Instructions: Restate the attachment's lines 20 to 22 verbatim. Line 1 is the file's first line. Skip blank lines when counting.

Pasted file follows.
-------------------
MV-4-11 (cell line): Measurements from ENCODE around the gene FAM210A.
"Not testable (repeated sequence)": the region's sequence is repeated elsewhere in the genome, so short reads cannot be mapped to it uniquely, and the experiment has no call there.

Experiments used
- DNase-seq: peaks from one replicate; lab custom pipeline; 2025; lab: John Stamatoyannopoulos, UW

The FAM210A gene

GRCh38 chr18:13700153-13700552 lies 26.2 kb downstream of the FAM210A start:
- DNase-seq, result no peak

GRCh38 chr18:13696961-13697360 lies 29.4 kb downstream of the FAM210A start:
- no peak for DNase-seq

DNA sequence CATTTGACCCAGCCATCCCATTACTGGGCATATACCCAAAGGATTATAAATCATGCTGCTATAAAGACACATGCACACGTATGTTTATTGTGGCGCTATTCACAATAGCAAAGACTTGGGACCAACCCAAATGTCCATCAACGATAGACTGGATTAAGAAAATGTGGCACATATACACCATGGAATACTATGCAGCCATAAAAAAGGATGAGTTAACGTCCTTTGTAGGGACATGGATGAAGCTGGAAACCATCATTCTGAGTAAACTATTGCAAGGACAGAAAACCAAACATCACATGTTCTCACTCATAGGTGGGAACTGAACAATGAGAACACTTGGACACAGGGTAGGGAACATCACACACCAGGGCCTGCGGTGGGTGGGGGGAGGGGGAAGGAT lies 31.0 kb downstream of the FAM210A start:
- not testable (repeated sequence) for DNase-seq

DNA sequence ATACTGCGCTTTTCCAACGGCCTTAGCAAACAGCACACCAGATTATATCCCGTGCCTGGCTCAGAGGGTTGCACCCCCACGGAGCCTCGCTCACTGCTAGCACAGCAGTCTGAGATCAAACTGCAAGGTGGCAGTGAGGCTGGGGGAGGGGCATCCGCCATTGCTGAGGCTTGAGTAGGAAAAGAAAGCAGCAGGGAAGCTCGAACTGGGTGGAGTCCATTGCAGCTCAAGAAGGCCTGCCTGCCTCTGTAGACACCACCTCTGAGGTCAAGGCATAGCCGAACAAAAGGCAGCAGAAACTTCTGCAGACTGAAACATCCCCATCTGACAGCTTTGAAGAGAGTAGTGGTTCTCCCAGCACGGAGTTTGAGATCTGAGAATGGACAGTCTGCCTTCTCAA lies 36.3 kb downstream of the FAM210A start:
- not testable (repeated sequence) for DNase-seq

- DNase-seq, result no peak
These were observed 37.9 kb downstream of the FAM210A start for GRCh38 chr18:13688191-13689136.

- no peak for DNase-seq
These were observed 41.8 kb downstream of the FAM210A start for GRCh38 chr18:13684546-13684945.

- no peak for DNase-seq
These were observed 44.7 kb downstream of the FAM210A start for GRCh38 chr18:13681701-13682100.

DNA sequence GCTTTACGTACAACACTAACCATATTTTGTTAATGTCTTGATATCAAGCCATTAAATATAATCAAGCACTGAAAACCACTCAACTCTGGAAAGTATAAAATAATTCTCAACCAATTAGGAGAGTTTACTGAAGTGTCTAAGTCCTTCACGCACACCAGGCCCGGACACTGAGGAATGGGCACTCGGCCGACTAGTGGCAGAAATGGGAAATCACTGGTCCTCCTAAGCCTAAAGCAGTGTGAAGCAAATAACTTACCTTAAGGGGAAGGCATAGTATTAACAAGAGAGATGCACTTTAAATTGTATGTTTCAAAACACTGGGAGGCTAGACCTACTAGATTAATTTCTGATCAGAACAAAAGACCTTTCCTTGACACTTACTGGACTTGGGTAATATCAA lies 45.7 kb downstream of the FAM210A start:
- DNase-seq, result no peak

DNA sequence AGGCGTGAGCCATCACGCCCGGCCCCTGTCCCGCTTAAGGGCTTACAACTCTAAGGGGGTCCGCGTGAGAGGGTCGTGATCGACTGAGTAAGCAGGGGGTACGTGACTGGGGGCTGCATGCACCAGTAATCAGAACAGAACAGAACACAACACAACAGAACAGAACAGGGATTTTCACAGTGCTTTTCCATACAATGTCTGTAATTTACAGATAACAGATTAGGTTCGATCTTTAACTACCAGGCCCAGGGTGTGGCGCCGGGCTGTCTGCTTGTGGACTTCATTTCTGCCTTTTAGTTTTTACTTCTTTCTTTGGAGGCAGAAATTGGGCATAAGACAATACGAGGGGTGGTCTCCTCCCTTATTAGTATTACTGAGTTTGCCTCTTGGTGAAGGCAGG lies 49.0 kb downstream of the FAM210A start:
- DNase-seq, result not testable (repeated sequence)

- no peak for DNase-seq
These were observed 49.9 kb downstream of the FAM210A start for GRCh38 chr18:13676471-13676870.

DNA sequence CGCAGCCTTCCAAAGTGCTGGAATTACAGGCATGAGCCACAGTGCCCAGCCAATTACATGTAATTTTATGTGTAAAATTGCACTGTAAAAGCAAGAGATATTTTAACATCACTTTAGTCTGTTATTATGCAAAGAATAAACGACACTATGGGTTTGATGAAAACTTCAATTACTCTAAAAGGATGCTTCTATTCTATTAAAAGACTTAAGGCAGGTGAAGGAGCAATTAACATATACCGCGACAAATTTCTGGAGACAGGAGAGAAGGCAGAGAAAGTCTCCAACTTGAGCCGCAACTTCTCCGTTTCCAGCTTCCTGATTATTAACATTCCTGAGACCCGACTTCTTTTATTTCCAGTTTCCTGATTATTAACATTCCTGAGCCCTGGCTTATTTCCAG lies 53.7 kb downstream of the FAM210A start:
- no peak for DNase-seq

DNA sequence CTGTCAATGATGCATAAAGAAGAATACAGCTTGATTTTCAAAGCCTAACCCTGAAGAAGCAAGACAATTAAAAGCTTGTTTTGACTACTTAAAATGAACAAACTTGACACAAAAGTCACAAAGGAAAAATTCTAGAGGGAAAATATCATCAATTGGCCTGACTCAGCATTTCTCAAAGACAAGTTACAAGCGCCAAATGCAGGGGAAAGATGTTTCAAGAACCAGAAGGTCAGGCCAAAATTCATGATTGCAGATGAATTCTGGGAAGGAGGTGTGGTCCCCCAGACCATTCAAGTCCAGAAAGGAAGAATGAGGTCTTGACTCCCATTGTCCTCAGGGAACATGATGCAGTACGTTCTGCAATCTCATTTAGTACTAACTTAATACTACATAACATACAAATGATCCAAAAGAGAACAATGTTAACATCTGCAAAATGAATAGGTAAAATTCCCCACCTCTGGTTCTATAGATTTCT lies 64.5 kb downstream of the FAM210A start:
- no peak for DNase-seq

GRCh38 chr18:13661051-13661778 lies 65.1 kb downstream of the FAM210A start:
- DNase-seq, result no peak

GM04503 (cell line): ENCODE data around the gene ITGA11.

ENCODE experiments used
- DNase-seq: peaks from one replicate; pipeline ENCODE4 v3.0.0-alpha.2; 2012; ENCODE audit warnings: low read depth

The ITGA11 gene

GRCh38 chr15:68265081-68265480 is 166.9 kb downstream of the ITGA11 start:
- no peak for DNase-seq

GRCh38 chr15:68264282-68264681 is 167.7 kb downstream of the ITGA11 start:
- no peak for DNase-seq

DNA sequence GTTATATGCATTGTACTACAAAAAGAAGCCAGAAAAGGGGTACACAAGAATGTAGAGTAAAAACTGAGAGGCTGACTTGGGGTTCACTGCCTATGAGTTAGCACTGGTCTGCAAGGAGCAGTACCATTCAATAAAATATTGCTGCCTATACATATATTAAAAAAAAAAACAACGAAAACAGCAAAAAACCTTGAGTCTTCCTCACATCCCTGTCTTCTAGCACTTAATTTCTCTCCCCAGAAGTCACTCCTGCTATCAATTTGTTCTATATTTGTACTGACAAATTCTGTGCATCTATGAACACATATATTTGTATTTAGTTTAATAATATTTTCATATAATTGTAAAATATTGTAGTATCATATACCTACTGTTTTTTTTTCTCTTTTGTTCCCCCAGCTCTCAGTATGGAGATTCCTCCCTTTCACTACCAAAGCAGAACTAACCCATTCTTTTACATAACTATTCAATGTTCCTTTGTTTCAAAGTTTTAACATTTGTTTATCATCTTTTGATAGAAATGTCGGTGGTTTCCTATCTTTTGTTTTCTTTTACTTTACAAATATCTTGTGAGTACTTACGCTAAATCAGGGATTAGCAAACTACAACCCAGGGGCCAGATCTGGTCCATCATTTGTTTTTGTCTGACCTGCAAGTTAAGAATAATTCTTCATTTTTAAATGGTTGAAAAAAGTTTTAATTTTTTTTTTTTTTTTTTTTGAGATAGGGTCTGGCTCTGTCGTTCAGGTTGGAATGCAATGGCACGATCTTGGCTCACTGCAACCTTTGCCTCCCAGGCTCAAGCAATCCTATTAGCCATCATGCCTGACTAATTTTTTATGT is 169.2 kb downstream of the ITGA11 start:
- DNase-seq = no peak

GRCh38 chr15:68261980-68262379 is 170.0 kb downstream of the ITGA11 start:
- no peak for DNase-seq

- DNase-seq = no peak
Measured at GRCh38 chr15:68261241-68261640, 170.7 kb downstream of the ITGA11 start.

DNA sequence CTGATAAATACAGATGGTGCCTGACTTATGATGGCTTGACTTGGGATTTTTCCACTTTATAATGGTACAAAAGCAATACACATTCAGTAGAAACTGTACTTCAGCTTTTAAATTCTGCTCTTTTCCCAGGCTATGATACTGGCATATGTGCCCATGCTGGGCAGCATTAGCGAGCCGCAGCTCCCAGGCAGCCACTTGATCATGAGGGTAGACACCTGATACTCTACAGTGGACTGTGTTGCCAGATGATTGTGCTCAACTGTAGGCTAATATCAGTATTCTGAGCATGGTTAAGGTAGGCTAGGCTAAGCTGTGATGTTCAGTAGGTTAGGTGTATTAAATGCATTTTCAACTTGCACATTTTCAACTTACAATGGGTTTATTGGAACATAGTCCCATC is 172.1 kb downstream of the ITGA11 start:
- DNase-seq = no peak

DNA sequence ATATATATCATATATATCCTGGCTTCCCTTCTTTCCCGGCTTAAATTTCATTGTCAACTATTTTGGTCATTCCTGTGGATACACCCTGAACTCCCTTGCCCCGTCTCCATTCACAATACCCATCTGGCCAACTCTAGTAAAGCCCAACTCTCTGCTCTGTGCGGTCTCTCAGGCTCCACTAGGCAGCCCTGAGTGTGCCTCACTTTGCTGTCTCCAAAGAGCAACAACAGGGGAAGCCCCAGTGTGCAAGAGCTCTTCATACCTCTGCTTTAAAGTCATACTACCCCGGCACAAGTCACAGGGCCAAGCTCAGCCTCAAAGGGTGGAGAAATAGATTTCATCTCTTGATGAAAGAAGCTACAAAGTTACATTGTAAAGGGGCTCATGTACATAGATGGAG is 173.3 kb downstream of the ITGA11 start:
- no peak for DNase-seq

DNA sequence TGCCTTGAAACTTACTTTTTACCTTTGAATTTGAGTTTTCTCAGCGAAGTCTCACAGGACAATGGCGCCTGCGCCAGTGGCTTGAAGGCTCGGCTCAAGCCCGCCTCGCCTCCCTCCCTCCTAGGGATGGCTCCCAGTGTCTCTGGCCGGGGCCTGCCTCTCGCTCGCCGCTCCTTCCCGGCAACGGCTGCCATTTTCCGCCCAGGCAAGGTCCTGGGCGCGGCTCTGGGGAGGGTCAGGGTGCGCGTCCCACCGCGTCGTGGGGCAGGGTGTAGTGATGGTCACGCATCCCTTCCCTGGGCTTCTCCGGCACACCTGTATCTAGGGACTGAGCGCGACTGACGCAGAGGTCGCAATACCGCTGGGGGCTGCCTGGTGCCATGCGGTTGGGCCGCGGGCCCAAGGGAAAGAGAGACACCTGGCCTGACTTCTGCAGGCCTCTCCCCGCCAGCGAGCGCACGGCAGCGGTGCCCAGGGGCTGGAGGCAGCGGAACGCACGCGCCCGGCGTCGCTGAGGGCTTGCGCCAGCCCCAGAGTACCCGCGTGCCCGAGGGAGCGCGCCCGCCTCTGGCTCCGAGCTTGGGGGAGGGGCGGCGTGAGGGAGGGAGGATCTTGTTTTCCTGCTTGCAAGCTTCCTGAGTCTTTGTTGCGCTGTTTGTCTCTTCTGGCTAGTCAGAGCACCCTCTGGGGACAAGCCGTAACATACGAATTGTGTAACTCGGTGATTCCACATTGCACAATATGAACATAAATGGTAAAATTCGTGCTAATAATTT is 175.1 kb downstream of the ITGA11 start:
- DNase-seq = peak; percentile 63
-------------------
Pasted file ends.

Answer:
DNA sequence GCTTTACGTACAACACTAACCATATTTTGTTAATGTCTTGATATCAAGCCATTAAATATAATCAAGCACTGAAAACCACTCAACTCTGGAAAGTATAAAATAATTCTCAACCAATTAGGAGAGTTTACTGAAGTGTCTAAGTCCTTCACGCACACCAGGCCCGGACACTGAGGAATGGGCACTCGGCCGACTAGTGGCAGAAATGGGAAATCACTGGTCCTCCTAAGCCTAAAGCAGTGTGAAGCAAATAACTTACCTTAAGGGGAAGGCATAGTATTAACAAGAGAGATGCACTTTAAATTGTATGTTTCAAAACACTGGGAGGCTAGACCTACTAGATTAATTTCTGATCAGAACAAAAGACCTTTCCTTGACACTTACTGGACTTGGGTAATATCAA lies 45.7 kb downstream of the FAM210A start:
- DNase-seq, result no peak

DNA sequence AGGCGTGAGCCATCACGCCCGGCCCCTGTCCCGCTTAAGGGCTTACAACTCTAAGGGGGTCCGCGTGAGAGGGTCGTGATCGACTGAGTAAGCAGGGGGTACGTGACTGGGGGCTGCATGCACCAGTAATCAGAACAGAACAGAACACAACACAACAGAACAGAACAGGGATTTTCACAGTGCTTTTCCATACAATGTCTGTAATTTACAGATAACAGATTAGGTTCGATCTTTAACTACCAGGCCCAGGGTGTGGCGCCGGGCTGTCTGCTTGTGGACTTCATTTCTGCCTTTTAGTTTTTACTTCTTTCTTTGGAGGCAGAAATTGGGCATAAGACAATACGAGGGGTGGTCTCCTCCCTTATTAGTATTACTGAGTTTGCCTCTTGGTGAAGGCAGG lies 49.0 kb downstream of the FAM210A start: